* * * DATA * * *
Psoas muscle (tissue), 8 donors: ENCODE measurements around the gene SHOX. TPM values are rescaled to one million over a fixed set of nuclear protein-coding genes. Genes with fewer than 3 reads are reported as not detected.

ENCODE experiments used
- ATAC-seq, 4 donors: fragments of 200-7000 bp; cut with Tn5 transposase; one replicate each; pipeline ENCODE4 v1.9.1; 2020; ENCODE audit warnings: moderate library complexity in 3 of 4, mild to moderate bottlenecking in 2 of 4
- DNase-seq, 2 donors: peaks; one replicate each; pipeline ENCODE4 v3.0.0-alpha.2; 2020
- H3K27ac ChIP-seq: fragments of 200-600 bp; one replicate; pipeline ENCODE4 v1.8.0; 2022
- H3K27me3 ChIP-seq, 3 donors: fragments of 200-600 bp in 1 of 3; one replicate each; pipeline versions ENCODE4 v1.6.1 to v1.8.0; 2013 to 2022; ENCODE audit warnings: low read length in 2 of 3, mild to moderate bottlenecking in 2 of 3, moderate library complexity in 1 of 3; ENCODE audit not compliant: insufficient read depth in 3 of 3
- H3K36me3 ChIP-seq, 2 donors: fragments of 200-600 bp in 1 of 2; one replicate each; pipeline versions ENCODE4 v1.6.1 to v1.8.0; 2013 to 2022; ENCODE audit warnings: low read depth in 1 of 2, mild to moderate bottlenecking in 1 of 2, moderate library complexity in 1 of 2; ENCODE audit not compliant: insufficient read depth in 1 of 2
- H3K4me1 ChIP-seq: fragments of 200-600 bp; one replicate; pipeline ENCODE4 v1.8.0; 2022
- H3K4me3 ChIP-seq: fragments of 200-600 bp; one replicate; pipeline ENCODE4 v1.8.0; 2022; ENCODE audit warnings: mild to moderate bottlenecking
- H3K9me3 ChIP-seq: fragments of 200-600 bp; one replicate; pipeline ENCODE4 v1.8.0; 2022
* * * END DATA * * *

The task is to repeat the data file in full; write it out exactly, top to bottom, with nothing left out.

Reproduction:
Psoas muscle (tissue), 8 donors: ENCODE measurements around the gene SHOX. TPM values are rescaled to one million over a fixed set of nuclear protein-coding genes. Genes with fewer than 3 reads are reported as not detected.

ENCODE experiments used
- ATAC-seq, 4 donors: fragments of 200-7000 bp; cut with Tn5 transposase; one replicate each; pipeline ENCODE4 v1.9.1; 2020; ENCODE audit warnings: moderate library complexity in 3 of 4, mild to moderate bottlenecking in 2 of 4
- DNase-seq, 2 donors: peaks; one replicate each; pipeline ENCODE4 v3.0.0-alpha.2; 2020
- H3K27ac ChIP-seq: fragments of 200-600 bp; one replicate; pipeline ENCODE4 v1.8.0; 2022
- H3K27me3 ChIP-seq, 3 donors: fragments of 200-600 bp in 1 of 3; one replicate each; pipeline versions ENCODE4 v1.6.1 to v1.8.0; 2013 to 2022; ENCODE audit warnings: low read length in 2 of 3, mild to moderate bottlenecking in 2 of 3, moderate library complexity in 1 of 3; ENCODE audit not compliant: insufficient read depth in 3 of 3
- H3K36me3 ChIP-seq, 2 donors: fragments of 200-600 bp in 1 of 2; one replicate each; pipeline versions ENCODE4 v1.6.1 to v1.8.0; 2013 to 2022; ENCODE audit warnings: low read depth in 1 of 2, mild to moderate bottlenecking in 1 of 2, moderate library complexity in 1 of 2; ENCODE audit not compliant: insufficient read depth in 1 of 2
- H3K4me1 ChIP-seq: fragments of 200-600 bp; one replicate; pipeline ENCODE4 v1.8.0; 2022
- H3K4me3 ChIP-seq: fragments of 200-600 bp; one replicate; pipeline ENCODE4 v1.8.0; 2022; ENCODE audit warnings: mild to moderate bottlenecking
- H3K9me3 ChIP-seq: fragments of 200-600 bp; one replicate; pipeline ENCODE4 v1.8.0; 2022